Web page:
On the third race weekend of the DTM, Audi achieved its best result this season on Saturday. Sunday was overshadowed by accidents.
DTM Budapest, Race 1
DTM Budapest, Race 2
Podium on Saturday

Five Audi RS 5 DTM cars in the top ten and 41 points in total: Audi has achieved its best result this season to date in Saturday’s race of the DTM’s visit to Hungary at Budapest. The Swiss Nico Müller (Audi Sport Team Abt Sportsline) in third position clinched his first podium this season. 


Following a difficult start of the season, Audi presented itself in stronger form at the Hungaroring right from the beginning. In the first free practice session on Friday, Jamie Green (Audi Sport Team Rosberg) set the best time and in rain on Saturday morning DTM rookie Robin Frijns was in front. In the subsequent qualifying, Nico Müller in the Castrol EDGE Audi RS 5 DTM only had to admit defeat to Paul Di Resta in a Mercedes-Benz by 135 thousandths of a second. René Rast (Audi Sport Team Rosberg) in his comeback drive following his serious accident at the Lausitzring took position four on the grid.


In the race, the Audi drivers used extremely diverse strategies. Jamie Green, for instance, stopped after only one lap and Mike Rockenfeller just shortly before the end of the race. Nico Müller was defending second position in the early stage but, following his pit stop on lap ten, dropped behind Lucas Auer in a Mercedes-Benz. Afterwards he brought third position home in commanding style in spite of having come under pressure from René Rast in the final stage. Rast had pitted later and was able to attack on the fresher tires. 


“This was a good day,” said Nico Müller. “The front row, the first podium this year and many good points: the season has finally started for me! I’m happy for my team and my guys. We made a good step ahead this weekend. Without the incidents in Sunday’s race I’d have probably finished in the points again.”

Chaos on Sunday

In Sunday’s turbulent second race at the Hungaroring, a rain shower turned the racing action completely on its head. In the end, the drivers who in rather unpromising positions had made their mandatory pit stops right at the beginning of the race were running in front.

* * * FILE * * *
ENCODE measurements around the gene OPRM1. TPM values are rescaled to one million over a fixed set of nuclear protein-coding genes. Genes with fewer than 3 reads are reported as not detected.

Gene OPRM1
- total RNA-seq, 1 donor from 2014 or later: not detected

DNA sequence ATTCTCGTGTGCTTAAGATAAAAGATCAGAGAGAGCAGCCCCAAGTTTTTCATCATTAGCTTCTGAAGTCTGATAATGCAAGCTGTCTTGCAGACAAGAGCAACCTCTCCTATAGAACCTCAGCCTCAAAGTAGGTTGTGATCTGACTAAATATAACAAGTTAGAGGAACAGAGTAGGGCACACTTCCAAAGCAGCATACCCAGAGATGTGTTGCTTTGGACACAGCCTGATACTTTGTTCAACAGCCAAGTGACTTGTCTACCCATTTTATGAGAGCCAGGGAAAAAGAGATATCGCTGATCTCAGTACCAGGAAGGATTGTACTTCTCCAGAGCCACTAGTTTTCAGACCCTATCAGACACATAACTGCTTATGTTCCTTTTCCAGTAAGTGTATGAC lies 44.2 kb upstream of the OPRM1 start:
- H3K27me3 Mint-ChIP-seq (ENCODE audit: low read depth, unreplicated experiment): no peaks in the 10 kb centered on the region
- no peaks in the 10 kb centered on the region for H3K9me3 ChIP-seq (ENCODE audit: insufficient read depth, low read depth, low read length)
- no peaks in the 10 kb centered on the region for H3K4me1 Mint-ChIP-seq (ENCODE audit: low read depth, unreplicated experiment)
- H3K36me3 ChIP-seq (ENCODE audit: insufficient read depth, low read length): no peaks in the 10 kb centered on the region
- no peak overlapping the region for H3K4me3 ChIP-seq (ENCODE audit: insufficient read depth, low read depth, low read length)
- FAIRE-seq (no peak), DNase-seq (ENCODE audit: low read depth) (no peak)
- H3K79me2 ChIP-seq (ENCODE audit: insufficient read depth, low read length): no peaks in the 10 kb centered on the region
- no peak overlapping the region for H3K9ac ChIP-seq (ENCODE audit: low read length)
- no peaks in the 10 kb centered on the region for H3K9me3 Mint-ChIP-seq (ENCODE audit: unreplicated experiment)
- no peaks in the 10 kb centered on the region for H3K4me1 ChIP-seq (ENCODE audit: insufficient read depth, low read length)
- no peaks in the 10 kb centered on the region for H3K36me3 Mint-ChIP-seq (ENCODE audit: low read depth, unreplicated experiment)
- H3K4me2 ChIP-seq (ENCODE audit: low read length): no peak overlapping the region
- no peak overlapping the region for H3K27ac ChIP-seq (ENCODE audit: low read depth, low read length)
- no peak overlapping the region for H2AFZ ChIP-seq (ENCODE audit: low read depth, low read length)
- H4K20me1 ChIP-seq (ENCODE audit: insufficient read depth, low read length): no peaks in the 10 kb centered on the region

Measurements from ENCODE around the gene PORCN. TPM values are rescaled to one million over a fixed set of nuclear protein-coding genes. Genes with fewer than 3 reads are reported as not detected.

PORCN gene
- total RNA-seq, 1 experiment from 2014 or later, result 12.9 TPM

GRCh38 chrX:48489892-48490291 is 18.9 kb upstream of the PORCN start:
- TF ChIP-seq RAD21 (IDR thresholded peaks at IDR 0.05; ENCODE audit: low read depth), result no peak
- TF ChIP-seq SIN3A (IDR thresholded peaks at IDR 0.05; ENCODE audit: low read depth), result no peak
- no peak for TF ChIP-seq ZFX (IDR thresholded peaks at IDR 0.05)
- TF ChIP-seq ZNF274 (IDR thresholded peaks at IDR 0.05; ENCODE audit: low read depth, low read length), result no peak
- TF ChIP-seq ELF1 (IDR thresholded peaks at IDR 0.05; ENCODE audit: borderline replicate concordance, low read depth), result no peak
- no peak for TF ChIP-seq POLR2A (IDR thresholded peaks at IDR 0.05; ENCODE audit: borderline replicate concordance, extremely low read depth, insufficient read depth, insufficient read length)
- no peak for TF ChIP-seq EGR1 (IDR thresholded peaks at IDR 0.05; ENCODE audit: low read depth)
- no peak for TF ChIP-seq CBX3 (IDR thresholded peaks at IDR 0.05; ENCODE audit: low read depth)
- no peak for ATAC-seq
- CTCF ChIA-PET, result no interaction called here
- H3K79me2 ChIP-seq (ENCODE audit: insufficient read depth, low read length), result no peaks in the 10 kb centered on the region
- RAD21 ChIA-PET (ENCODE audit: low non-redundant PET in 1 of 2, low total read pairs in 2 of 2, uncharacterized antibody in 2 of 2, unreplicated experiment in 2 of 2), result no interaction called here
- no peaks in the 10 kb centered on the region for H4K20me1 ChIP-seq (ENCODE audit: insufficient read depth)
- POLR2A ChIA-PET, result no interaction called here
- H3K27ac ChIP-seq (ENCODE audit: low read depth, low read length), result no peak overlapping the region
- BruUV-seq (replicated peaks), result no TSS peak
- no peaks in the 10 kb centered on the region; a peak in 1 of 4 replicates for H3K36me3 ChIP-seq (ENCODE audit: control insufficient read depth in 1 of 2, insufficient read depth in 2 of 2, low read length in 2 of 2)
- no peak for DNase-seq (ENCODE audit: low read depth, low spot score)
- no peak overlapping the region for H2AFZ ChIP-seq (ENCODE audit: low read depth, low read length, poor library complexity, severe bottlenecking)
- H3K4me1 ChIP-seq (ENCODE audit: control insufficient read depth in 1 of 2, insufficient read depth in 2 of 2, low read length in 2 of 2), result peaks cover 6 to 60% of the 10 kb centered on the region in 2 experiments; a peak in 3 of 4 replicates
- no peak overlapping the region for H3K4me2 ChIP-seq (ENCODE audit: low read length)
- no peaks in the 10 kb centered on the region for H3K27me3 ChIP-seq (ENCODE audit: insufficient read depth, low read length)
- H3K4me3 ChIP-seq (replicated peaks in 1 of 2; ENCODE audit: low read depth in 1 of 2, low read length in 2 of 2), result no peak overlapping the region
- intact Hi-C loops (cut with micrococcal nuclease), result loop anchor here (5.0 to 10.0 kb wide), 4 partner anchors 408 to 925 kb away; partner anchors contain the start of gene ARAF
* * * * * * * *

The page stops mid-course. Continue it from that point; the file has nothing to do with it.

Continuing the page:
One of the winners of the DTM gamble at Budapest was Mike Rockenfeller from Audi Sport Team Phoenix. After having started the race from grid position 16, “Rocky” changed tyres right on lap one. After seven laps, a heavy rain shower caused three serious accidents in the pit lane and a longer interruption of the race that disadvantaged all the drivers who had not pitted yet or happened to be in the pit lane at the time the race was stopped. Except for Rockenfeller, this included all other five Audi drivers. 


“This was a crazy race,” said the 2013 DTM Champion, who placed fourth after the restart. “That I nearly made it onto the podium is completely secondary today. The pictures of the accidents in the pit lane looked horrible. The last thing we want is for someone to get injured. I hope the victims weren’t hurt as badly as things looked at the first moment. I’m keeping my fingers crossed for them!”

“Steps forward”

“The most important thing is that, fortunately, it looks like the consequences of the accidents in the pit lane weren’t as grave as had to be feared initially,” said Head of Audi Motorsport Dieter Gass. “The situation was difficult for all drivers because they didn’t know what conditions to expect in the pit lane. Due to the red flag, everyone who hadn’t pitted yet was no longer in contention. In the end, Mike Rockenfeller still scored a fourth place. That’s not bad but, after yesterday, we had higher expectations. This weekend we saw once again how unpredictable the DTM is. Nico’s (Müller) podium on Saturday and a total of five cars in the points were a good performance. In the race on Sunday we were fast as well, but the Red Flag, unfortunately, came at exactly the wrong time for us. We made progress at Budapest and I’m hoping for our form curve to continue pointing upwards in the next races too.”

The race in numbers


Looking back:
DTM Budapest